Inola Castings was founded in 1990 by George Freeman, a man who, according to his daughter, Stephani Freeman, never believed he would ever be rich. He devoted his business to the well-being of his own family, the families of his workers, and of the community. Located in the small and tightly knit town of Inola, Oklahoma, Inola Castings has answered the call of service several times throughout its existence.
When Operation Desert Storm began in 1991 as part of the Gulf War, a couple stepped into the Inola Castings office with a unique request. They wanted to have bracelets made to show their support for their son and soldier. That simple request resulted in a flow of many more, and ultimately Inola Castings was producing specialized Desert Storm bracelets for family and friends of soldiers in the war, raising $3,000 for the United Service Organization (USO). Continue reading “Inola Castings, Answering the Call for Over 20 years” »
For some people, belt buckles are those metallic things that you stick your belt through. For others, they are a world full of character. If you are in the latter group, then you may be wondering about some new buckle ideas that you haven’t thought of. If you are in the former group, open your mind and be inspired, belt buckles serve all sorts of purposes and can take on a range of personalities. Inola Castings can help you make your own belt buckle that is a unique and personal expression of you or a loved one. Here are some buckle ideas: Continue reading “Belt Buckle Ideas” »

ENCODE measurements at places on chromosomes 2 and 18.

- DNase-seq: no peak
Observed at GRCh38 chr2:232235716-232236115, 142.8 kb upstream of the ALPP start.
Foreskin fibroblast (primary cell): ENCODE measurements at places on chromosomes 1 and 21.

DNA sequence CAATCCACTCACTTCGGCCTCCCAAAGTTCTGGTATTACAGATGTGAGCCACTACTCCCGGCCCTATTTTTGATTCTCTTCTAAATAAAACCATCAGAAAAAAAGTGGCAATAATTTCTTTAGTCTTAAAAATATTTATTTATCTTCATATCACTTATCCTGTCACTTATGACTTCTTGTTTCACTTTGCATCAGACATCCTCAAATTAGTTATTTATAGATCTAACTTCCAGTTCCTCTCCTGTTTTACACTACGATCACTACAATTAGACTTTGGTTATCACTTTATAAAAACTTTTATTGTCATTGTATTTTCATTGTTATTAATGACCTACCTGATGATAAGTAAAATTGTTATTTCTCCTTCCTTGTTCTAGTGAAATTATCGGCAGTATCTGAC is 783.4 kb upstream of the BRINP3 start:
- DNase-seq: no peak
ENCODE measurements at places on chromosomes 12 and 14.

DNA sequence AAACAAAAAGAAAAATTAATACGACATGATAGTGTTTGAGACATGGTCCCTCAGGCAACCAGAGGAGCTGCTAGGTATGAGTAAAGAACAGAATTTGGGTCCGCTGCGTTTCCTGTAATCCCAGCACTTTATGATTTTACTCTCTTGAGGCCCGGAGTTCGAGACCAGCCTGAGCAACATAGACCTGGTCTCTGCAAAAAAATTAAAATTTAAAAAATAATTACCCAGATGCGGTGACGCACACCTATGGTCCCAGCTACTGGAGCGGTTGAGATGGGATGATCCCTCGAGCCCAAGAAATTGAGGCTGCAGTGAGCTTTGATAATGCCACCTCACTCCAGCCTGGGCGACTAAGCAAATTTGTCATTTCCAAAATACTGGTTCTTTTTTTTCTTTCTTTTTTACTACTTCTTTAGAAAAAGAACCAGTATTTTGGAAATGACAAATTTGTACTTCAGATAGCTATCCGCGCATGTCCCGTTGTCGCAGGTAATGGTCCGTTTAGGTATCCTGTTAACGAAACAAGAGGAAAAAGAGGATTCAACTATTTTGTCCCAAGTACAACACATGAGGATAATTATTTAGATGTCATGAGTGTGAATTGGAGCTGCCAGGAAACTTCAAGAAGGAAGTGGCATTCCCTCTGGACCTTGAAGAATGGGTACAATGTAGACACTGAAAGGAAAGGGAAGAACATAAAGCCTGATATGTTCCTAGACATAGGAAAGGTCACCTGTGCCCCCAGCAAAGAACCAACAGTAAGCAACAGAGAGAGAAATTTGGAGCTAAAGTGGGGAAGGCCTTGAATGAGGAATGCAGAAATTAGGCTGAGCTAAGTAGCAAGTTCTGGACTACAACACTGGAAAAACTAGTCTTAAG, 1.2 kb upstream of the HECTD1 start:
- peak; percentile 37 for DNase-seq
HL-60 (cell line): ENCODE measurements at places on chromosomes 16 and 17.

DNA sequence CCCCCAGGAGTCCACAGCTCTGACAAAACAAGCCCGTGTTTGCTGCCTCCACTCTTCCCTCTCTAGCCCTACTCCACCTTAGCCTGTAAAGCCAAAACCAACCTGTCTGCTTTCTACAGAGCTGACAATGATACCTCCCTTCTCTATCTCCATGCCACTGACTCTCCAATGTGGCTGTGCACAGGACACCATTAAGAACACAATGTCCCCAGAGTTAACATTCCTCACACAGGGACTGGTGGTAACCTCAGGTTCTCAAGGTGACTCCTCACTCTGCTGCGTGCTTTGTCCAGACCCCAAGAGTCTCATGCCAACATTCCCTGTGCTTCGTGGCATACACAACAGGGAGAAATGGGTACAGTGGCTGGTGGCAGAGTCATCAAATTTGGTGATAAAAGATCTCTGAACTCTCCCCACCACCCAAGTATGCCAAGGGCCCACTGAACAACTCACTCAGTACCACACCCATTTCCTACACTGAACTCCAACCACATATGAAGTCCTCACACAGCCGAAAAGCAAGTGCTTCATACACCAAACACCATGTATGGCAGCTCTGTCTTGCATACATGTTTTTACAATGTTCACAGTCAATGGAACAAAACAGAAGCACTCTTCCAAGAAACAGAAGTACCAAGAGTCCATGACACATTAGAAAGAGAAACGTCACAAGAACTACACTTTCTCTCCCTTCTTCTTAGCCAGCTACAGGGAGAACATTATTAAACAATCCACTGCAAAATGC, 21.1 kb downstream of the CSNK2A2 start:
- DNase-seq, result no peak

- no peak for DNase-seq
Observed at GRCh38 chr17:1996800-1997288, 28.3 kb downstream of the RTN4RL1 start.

Before the 1920s, cowboys didn’t actually wear belt buckles. Many cowboys didn’t even wear belts and today, some still don’t. Most cowboys by the late 1800s actually wore suspenders. Suspenders did the simple job of keeping the pants up just fine, and were very functional for the work of a ranch lifestyle – riding, roping, saddling, tending to and caring for animals, building, and any other tasks of ranch management. In fact, the entire attire of the cowboy in the 1800s was essentially functional, with many cowboys wearing second-hand clothing to work in, since at the time clothing was not mass-produced but custom and tailor-made.
During the Civil War, from 1861 to 1865, the military started to use the friction belt buckle, the type of buckle where you pull the belt behind and through the buckle to keep the belt in place. It doesn’t have a prong and a hole. Those buckles were mostly made of brass, and as the war waged, and buckles were mas produced in large quantities, they became more widespread and some cowboys started wearing them too. Continue reading “Cowboy Buckle History” »